We present a simple stochastic rule-based approach to multi-level modelling for computational systems biology. Populations are modelled using multi-level multisets; these contain both species and agents, with the latter possibly containing further such multisets. Rules are pairs of such multisets, but they may now also include variables (as well as species and agents), together with an associated stochastic rate.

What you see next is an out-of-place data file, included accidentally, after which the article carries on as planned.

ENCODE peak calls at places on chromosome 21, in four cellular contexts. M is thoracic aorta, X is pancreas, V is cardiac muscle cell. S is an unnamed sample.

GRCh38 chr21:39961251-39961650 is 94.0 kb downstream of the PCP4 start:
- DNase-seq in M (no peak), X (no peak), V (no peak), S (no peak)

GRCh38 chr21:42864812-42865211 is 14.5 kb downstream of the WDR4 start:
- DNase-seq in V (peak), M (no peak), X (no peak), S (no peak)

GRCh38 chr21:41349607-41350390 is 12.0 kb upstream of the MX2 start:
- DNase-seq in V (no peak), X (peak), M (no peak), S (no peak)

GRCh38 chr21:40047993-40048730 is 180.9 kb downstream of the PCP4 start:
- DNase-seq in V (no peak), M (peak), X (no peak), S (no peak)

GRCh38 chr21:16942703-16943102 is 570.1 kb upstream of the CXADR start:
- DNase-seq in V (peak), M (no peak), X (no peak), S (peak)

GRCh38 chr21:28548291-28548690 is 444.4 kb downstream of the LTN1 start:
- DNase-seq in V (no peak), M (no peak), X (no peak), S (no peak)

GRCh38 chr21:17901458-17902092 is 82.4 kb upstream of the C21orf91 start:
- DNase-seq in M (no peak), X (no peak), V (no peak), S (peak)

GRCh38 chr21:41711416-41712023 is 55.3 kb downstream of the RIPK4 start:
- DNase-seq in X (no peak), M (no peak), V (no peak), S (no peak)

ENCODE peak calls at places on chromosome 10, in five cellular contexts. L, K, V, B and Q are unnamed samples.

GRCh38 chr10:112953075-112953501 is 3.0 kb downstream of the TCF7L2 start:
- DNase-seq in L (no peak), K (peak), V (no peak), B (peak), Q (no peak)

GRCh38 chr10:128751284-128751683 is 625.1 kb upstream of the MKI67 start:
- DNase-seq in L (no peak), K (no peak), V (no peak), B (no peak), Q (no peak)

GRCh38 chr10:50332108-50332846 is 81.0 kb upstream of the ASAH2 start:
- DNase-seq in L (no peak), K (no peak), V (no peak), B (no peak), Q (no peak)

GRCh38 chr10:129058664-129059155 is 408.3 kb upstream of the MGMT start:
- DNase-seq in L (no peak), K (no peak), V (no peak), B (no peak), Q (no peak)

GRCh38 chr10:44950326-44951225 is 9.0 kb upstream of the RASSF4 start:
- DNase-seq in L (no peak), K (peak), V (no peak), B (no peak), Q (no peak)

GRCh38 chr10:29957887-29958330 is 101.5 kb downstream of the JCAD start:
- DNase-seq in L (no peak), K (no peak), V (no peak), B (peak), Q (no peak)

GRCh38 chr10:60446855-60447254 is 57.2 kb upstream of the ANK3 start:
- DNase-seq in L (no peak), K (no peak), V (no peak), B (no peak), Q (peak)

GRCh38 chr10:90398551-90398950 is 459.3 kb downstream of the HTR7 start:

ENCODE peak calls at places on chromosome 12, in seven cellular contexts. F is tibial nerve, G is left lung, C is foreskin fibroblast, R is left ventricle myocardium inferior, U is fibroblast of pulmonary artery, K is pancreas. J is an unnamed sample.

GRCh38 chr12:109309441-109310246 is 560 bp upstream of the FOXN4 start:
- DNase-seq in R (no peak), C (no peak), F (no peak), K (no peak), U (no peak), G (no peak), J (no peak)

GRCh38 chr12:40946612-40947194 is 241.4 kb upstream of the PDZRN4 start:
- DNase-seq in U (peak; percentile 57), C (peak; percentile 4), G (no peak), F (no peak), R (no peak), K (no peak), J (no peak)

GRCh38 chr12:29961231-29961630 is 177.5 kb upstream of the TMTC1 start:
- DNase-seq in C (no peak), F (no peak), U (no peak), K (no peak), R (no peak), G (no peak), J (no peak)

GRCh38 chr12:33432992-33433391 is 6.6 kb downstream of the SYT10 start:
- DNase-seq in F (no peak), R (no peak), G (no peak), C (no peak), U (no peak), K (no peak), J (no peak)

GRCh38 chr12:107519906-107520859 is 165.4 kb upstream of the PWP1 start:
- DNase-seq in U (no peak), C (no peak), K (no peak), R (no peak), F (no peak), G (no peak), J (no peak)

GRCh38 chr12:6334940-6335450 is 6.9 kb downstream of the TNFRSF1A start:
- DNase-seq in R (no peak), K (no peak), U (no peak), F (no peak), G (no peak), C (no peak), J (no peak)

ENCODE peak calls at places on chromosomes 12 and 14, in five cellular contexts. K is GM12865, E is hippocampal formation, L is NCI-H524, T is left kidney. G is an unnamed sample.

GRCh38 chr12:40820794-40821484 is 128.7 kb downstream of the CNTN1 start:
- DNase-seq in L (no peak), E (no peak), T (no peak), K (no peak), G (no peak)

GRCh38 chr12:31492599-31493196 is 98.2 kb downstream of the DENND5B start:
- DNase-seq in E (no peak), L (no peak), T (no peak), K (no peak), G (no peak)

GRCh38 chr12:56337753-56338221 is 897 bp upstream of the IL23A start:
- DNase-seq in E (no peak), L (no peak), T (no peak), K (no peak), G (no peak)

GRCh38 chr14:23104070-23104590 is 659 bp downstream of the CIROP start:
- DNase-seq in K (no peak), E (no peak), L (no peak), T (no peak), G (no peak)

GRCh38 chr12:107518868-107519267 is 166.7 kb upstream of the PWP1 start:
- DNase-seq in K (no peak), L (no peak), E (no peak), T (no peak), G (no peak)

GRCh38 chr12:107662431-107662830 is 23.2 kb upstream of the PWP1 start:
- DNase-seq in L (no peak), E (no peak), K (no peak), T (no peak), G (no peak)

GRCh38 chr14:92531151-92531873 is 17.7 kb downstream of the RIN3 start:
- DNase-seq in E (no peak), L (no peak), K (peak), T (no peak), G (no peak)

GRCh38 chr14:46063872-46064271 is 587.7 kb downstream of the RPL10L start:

We give two illustrative examples. The first is an extracellular model of virus infection, coupled with an intracellular model of viral reproduction; this model can demonstrate successive waves of infection. The second is a model of cell division in which a repressor protein is diluted in successive generations, so eventually repression no longer occurs. The multi-level multiset approach can also be seen in terms of stochastic term rewriting for the theory of a commutative monoid equipped with extra constants (for the species) and unary operations (for the agents). We further discuss the relationship of this approach with two others: Krivine et al.'s stochastic bigraphs, restricted to Milner's place graphs, and Coppo et al.'s Stochastic Calculus of Wrapped Compartments. These various relationships provide evidence for the fundamental nature of the approach.